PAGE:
Given the large wetland complexes, and the property's being contiguous with rural lands to the east, ORCA thinks the best solution for this property would be a regional park. Not all land inside an urban growth boundary needs to be urbanized, especially not  land adjacent to  wetlands, for yet more upscale single family dwellings. Wetlands are highly sensitive to water table changes, and  a development  on seven acres would have large effects on the many interconnected wetlands in the area. 

The initial planning commission hearing was continued to October 11th. Testimony on this proposed rezone may be submitted   here .



Clatsop Planning Commission Recommends Against Dollar General Store in Knappa ! Next hearing: October 10th 
 
Dollar General Store in Clarksville, TN. Courtesy Mike Kalasnik/Wikimedia
 
Dollar General is proposing a new retail store in the very rural community of Knappa, outside of Astoria. Dollar General is a large, retail chain store corporation, with more than 14,000 stores nationwide. They tend to target small rural communities, advertising themselves as providing "much-needed necessities for tourists and local residents," but many investigative news articles have disclosed Dollar General's deceptive pricing, and stock of major national brands rather than locally or regionally-produced items. Dollar General also tends to drive out local stores, which cannot compete with the artificially low prices Dollar can offer, as documented time and time again all over the country.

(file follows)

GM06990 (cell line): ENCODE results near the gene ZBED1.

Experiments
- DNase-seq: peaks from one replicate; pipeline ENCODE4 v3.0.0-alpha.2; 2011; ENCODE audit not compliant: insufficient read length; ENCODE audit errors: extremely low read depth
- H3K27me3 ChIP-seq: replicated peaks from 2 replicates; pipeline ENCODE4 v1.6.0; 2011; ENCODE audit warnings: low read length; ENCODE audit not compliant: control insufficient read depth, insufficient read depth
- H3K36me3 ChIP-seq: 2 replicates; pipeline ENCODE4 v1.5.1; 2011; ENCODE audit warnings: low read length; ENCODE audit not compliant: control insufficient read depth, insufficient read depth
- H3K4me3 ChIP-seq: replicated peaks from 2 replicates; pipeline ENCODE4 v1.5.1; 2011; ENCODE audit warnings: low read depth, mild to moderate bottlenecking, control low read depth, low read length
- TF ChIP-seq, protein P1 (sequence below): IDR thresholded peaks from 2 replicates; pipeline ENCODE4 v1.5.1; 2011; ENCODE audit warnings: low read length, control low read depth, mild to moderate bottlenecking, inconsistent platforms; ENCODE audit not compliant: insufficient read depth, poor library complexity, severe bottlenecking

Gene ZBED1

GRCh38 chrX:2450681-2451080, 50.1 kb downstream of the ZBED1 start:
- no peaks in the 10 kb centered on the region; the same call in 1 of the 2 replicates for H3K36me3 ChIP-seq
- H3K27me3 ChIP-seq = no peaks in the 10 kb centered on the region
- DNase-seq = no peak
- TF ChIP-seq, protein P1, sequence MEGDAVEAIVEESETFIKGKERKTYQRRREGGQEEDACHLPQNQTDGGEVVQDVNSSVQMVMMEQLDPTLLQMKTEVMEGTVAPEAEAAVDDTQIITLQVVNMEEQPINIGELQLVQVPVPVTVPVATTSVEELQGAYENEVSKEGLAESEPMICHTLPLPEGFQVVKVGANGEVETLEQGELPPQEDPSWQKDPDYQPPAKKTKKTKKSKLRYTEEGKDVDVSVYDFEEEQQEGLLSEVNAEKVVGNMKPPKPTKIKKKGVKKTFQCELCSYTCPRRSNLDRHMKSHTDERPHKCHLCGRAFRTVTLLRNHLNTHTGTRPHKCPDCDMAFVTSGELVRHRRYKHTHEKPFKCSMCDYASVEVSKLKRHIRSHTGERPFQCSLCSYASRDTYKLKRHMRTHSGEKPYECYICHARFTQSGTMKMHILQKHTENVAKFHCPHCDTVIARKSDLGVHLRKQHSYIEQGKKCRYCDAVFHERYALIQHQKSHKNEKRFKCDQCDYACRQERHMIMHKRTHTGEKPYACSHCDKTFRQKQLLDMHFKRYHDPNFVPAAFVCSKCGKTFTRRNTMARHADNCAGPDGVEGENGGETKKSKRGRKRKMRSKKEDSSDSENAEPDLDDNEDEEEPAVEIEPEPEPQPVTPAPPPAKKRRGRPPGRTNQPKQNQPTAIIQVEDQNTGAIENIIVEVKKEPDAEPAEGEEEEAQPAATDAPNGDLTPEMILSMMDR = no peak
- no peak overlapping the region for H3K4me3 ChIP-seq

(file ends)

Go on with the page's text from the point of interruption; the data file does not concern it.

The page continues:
Clatsop County planning staff recommended against the proposed store, because County ordinances require that under the rural commercial zone, a project must "contribute to community identity," which Dollar General stores do not: each store looks like every other store and carries the same products, as the staff report notes. Not only that, but the company focused on how Knappa meets its needs, but not on how it meets Knappa's needs. The store would compete with the Country Market in nearby Svenson, which is a local store carrying many local items, including produce and fresh meat.  As residents  pointed out, the Dollar General would also compete with a new farm, Blackberry Bog Farmstead, opened in 2015 in Svenson, and Two Old Goats, the Knappa feed and farm store, which has  operated  in the community for more than forty years.